Posted 7 years, 2 months ago at 5:12 pm. 4 comments
If you have, please call our toll-free number, 555-DTH-FR-ABV.
I have to tell a story about the guy in this photo, and old friend named Rich.
Rich weighed in a bit heavier than me at the time of this trip, probably around 125 pounds. Now, that’s remarkably small. What’s even more amazing is that Rich could eat anything. Literally. We’d go to the Outback, and he’d devour half a cheese fries, a salad, the 22-oz Porterhouse, and the loaded baked potato. Then he’d proceed to order the coconut-chocolate-sundae for dessert and polish that off, before finishing one or two other sundaes that others at our table couldn’t manage.
Then there was the time he ate a 48-oz Porterhouse at Shula’s. We only heard about that after the fact, but it was from a reputable source who would never exaggerate his eating prowess (his wife!). For those metric folks, 48 oz of beef is a 1.36kg steak, minus the bone in the middle. So this guy can really eat.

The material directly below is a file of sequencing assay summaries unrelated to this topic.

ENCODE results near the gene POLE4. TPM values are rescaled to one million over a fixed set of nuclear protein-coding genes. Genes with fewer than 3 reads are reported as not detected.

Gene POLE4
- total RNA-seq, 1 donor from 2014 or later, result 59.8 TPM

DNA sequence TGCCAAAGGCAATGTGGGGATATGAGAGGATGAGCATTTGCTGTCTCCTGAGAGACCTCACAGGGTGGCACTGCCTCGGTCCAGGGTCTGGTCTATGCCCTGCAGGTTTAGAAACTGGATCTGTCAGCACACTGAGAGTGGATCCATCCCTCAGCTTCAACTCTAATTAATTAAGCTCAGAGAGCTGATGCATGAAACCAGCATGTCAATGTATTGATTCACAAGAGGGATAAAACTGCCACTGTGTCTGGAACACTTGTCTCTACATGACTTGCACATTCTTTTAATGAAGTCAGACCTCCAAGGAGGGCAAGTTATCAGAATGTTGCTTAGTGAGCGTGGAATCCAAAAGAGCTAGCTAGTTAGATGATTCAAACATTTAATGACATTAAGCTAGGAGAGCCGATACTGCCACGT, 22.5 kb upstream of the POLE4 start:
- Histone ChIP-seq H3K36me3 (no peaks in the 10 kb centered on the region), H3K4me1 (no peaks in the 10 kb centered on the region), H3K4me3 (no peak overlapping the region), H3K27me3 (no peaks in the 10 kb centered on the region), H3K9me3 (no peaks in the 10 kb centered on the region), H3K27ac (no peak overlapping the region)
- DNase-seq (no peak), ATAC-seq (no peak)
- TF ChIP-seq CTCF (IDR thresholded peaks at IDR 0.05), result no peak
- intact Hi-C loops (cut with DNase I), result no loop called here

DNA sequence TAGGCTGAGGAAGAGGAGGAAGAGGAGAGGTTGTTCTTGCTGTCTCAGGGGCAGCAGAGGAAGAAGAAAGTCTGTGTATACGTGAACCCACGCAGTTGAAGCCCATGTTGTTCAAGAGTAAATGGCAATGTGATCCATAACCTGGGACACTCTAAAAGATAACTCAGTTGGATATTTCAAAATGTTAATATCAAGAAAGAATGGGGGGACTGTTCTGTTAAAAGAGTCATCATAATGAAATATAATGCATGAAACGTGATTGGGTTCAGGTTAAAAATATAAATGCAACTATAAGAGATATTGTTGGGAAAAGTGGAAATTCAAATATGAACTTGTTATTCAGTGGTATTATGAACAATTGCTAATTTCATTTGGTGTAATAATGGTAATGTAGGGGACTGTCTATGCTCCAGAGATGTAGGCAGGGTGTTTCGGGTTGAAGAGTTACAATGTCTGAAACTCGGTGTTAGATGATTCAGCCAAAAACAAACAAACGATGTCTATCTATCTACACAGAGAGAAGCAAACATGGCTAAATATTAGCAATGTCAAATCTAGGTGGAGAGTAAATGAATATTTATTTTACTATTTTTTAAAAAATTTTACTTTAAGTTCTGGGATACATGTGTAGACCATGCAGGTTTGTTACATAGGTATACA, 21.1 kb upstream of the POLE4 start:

Well, on the trip to the Bahamas where I took this amazing dolphin jump photo (with a Canon Rebel film camera, probably in 2000), Rich got sick. Some kind of food poisoning. It was the first time in the six years we’d known each other when I out-ate him. I believe I was flipped the bird when I pointed that out…
But, to Rich’s credit, we kept adventuring around the Bahamas. Within a day, he was able to demolish the $50 dinner buffet at the Atlantis hotel (which to this day remains the most amazing buffet I’ve ever been to). Thereafter we snuck into their marine habitat, and had a great time wandering around the nearly-deserted tanks (which I believe, at that time of night, were only open to resort guests). What an awesome trip!